Mid-morning on a recent weekday, more than a dozen pickleball enthusiasts were whacking a Whiffle-like ball back and forth on makeshift courts that each occupied half a tennis court in Anthem Country Club. Most of them were arguably a bit beyond their athletic prime. But soon, with new dedicated courts planned in Anthem, don’t be surprised to see pickleball players of all ages participating in this rapidly growing sport.
Later this year, Anthem will become the first community in the North Valley to have its own dedicated pickleball courts. Pickleball courts are also planned for USAA’s Union Park at Norterra development. In both cases, expect a crowd.
The Anthem AZ Pickleball Club grew from 105 members in January 2017 to 172 today, said Barb Patterson, the group’s president. They play during limited hours on packed courts in the club and on the outdoor hockey rink in Community Park. The new project means better courts and more hours (the same as the rest of the park), and the high-quality setup will allow for serious tournaments, Patterson and others in her group say.
Purportedly hatched in 1965 by a bored family with a badminton court but only ping-pong paddles, pickleball has 2.8 million U.S. players, growing 12 percent the past year, according to the USA Pickleball Association. The number of places to play grew by more than 90 a month last year to total 5,869 across the country.
There are at least 40 pickleball clubs in Arizona. Last year’s national championships were held in Casa Grande, south of downtown Phoenix.
The sport can be likened to tennis with less sweat, or ping pong with more sweat. The ball is struck with paddles (the sound is, distinctly, thwack). It’s comparatively easy to play, which makes it popular among seniors and, increasingly, among kids, organizers say.
But make no mistake, ability and strategy are at play. A key to controlling the pace of pickleball is the “kitchen.” This 7-foot deep area near the net is a “no volley zone.” Players can’t enter the kitchen unless the ball bounces there first. Otherwise, volleys from the backcourt look much like those in tennis or badminton. The dink—dropping a shot into the kitchen—is a favorite shot.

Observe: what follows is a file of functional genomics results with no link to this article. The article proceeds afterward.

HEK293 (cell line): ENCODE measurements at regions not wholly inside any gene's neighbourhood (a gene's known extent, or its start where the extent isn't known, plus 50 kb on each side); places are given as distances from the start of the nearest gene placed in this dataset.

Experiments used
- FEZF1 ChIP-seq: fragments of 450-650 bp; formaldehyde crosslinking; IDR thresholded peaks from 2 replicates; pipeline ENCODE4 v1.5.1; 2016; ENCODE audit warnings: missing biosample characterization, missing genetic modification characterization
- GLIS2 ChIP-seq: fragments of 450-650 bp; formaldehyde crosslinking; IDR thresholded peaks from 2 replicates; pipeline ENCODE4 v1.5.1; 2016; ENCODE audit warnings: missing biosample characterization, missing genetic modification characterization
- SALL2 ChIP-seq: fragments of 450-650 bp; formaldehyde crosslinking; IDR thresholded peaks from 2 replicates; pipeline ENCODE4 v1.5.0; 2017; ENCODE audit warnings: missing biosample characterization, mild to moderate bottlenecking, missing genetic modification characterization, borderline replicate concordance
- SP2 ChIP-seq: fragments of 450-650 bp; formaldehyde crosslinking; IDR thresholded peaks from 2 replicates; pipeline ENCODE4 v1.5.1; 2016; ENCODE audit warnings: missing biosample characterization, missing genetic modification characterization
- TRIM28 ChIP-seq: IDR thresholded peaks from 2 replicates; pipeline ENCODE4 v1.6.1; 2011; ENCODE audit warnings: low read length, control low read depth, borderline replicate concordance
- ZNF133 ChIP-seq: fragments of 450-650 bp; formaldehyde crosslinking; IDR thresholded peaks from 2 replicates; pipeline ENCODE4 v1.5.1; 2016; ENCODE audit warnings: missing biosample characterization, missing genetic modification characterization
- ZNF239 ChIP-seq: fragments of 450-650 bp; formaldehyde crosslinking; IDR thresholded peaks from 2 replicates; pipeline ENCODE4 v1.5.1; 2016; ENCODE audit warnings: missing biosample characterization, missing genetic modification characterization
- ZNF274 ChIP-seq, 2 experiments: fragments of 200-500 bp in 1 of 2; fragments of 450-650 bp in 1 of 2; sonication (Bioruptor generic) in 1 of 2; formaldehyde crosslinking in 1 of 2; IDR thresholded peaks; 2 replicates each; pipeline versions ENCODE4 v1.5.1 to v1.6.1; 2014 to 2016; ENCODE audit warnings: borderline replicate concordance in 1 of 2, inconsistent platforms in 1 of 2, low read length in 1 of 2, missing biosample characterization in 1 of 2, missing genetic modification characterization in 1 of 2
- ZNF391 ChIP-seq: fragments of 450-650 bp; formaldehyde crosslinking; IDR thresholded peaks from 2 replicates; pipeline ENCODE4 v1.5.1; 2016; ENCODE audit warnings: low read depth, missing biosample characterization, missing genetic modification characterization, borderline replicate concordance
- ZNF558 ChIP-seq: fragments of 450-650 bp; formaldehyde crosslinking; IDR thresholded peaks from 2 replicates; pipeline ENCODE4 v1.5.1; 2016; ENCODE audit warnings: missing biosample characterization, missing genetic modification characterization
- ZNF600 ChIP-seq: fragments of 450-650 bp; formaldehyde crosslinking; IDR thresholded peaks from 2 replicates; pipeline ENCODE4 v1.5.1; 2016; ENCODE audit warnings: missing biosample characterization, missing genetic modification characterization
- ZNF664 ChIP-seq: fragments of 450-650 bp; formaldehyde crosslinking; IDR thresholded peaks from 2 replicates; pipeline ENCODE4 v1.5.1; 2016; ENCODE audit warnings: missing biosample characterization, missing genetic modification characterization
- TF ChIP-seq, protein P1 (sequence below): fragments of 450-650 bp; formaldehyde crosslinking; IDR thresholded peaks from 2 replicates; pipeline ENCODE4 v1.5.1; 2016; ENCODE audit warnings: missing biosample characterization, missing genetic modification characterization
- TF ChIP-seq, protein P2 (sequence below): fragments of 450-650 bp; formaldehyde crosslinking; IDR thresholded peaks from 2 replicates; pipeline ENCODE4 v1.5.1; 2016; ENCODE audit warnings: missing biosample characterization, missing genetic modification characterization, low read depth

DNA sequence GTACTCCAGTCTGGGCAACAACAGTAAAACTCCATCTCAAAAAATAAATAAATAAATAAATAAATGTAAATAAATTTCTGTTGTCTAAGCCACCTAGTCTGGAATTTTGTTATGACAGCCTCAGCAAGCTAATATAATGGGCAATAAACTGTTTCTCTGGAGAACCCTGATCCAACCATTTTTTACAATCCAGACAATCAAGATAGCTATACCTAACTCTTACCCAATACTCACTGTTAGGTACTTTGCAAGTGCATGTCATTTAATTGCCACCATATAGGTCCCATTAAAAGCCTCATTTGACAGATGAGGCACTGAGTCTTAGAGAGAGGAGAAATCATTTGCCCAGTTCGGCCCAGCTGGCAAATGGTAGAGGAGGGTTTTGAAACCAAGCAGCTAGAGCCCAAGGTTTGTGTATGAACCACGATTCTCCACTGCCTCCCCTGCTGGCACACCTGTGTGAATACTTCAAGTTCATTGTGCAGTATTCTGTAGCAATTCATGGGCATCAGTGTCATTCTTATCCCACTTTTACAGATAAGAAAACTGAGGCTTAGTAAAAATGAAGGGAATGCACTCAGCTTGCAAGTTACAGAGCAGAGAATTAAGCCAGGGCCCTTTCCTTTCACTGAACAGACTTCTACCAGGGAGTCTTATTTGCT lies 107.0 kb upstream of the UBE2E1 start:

“It’s a sport with easy entry, very few barriers [and] equipment costs are virtually nothing,” said Don Trefry, the local club’s ambassador to the USAPA. Two paddles and four balls can be purchased for under $50.
At its monthly meeting in May, Anthem Community RSSI DAX for UHF congreener - OSD,Council approved plans to build 10 dedicated, lighted courts on a grassy area at the southwest corner of the Community Center parking lot that had been used for tot soccer games (those have been moved to other fields). The project will include:
- Shaded areas, picnic tables, spectator benches and a bike rack
- Central kiosk with clock, drinking fountain, bulletin board, power and storage
- LED court lighting and security cameras
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Construction is slated to begin by September and be completed by the end of the year at an estimated cost of $825,000. It will be paid out of the enhancement fund, fed by a quarter-percent fee on the sale of each Anthem home. Used most recently to build Opportunity Way Park and do the Community Center remodel, the fund stood at $1.6 million on May 1.
The courts will be open to Anthem residents and their guests.
“We fully expect the new courts will draw many new players to the sport, as it will get much better exposure in its new location,” Trefry said. “The club will sponsor and manage a number of events that will bring players from other ‘pickleball-crazy’ communities here for friendly competition and camaraderie.”
“My goal this fall is to get our schools involved in this sport and to have our youth playing on our new courts,” said club member Cassandra Caton.